Caution: Two diseases may limit or eliminate the potential for successful 'Tahiti' lime growing in the home landscape. Citrus canker—caused by Xanthomonas campestris pv. Citri—infects leaves, causing defoliation and reducing tree vigor and production (Spann et al. 2008a). Citrus greening (Huanglongbing/yellow shoot disease), caused by the bacterium Candidatus Liberibacter spp. and transmitted by the citrus psyllid (Diaphorina citri), infects the conducting tissues of trees, causing sections of the tree to die, as well as causing general tree decline, loss of fruit production, and tree death (Spann et al. 2008b). However, 'Tahiti' lime trees have been successfully grown in the home landscape if attention to fertilization is made and frequent small amounts of minor elements are applied to the foliage.



The 'Tahiti' lime is small tree, reaching a height and spread of about 20 feet (5 m) with a rounded, dense canopy hanging to the ground.


The leaves of the 'Tahiti' lime are dark green; oval to broadly lanceolate-shaped; 3.5–5 inches (9–13 cm) long by 1.8–2.5 inches wide; and persist up to three years on the tree. The wing on the petiole is usually narrow, but varies.


Flowers have five white petals, about 1 inch (2.5 cm) in diameter, with many stamens that contain no viable pollen (Campbell 1984). The superior pistil is about 0.5 inch-long with a green ovary and yellow stigma and style. The flowers may be borne in clusters of five to 10 on new shoots, at the end of shoots or laterally adjacent to leaves. Some bloom occurs all year, with the heaviest bloom in Florida occurring from February to April.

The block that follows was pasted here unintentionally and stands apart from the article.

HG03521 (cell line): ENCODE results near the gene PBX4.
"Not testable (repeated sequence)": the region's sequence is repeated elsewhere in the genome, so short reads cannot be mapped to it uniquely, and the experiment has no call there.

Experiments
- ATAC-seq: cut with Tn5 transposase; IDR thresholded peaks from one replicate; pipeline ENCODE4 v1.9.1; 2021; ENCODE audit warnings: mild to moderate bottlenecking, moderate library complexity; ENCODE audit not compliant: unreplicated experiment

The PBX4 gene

'Tahiti' limes are oval, 2 ¼–2 ¾ inches (5.5–7 cm) in length, 1 7/8–2 ½ inches (4.7–6.3 cm) in diameter, and weigh about 1.9 oz (54 g). The fruit have 10–12 segments (locules) and are medium to dark green at maturity, becoming yellow before dropping from the tree. When 'Tahiti' lime is grown in solid plantings, the fruit is seedless, but may produce a few seeds when planted along with other citrus species. Acids are 5–6 percent, soluble solids 8–10 percent, and juice content 45–55 percent by volume. The flavor and aroma are very good. The fruit requires 90–120 days from bloom to maturity, depending upon ambient temperatures. 'Tahiti' lime trees bear all year, with the greatest production in Florida occurring in June, July, and August.

Figure 1. Tahiti lime fruit.
Figure 1.  Tahiti lime fruit.



'Tahiti' lime does not require pollination to set fruit although honey bees and other insects frequently visit the open flowers.


There are several clonal selections of 'Tahiti' lime, but they are generally similar enough in tree and fruit characteristics not to be important.

Climatic Adaptation

'Tahiti' lime has more cold hardiness than 'West Indian' lime (also called Mexican lime and Key lime) and pummelo (Citrus grandis), but less than grapefruit (Citrus paradise). In general, damage to 'Tahiti' lime leaves occurs at temperatures below 28°F (-2°C); wood damage occurs below about 26°F (-3°C), and severe damage or death occurs below 24°F (-4°C). 'Tahiti' lime trees grow best in the warmest areas of Florida.